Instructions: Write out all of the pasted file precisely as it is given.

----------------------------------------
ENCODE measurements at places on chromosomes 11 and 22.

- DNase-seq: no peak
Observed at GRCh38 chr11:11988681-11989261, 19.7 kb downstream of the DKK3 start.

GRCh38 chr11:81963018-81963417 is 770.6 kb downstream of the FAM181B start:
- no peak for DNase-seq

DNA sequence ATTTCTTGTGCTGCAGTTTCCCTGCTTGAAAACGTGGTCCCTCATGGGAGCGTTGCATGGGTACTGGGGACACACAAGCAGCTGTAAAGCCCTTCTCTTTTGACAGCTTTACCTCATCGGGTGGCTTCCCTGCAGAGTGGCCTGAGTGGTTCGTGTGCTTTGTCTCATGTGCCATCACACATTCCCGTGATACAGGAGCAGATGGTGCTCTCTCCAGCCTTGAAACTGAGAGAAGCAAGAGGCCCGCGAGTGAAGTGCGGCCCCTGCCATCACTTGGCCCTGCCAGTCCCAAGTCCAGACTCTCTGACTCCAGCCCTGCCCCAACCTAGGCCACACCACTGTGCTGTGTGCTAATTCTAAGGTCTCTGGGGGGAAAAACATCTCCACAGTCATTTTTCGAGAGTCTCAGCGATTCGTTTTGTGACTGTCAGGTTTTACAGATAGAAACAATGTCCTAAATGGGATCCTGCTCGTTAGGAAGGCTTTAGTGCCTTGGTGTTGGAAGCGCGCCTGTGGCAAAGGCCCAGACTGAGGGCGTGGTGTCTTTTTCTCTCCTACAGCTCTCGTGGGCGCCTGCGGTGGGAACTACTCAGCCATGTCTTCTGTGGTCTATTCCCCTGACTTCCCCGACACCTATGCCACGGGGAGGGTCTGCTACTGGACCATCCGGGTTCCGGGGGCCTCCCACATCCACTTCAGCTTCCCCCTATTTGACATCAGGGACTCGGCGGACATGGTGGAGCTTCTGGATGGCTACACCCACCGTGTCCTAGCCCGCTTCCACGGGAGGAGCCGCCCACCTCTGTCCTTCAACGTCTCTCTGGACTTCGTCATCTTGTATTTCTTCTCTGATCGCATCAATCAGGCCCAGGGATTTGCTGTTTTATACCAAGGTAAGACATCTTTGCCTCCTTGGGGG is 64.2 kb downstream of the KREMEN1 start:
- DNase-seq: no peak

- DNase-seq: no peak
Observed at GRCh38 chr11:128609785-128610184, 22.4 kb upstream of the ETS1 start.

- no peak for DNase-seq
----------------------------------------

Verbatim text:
ENCODE measurements at places on chromosomes 11 and 22.

- DNase-seq: no peak
Observed at GRCh38 chr11:11988681-11989261, 19.7 kb downstream of the DKK3 start.

GRCh38 chr11:81963018-81963417 is 770.6 kb downstream of the FAM181B start:
- no peak for DNase-seq

DNA sequence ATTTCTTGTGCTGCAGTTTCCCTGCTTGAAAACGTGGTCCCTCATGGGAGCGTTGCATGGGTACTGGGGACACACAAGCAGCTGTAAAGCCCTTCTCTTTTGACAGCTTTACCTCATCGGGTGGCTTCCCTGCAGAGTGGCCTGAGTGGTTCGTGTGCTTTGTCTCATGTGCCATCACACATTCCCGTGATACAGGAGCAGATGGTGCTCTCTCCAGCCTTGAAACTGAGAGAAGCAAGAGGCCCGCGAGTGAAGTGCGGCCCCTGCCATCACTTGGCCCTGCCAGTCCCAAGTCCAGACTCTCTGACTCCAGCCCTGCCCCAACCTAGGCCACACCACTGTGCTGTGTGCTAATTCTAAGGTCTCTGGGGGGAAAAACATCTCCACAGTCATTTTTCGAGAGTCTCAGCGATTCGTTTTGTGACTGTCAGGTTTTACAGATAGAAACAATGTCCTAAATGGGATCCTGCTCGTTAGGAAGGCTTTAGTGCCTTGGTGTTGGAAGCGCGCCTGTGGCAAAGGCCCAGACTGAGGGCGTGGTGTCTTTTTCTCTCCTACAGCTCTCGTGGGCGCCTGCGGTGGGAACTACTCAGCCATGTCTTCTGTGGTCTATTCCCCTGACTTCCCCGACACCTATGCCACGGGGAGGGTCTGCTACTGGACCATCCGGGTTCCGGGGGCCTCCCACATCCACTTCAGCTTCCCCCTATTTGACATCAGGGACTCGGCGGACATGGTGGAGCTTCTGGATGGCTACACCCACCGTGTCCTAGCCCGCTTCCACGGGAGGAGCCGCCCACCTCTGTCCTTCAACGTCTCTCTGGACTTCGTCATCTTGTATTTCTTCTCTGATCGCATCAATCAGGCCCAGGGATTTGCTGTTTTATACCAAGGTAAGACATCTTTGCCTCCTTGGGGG is 64.2 kb downstream of the KREMEN1 start:
- DNase-seq: no peak

- DNase-seq: no peak
Observed at GRCh38 chr11:128609785-128610184, 22.4 kb upstream of the ETS1 start.

- no peak for DNase-seq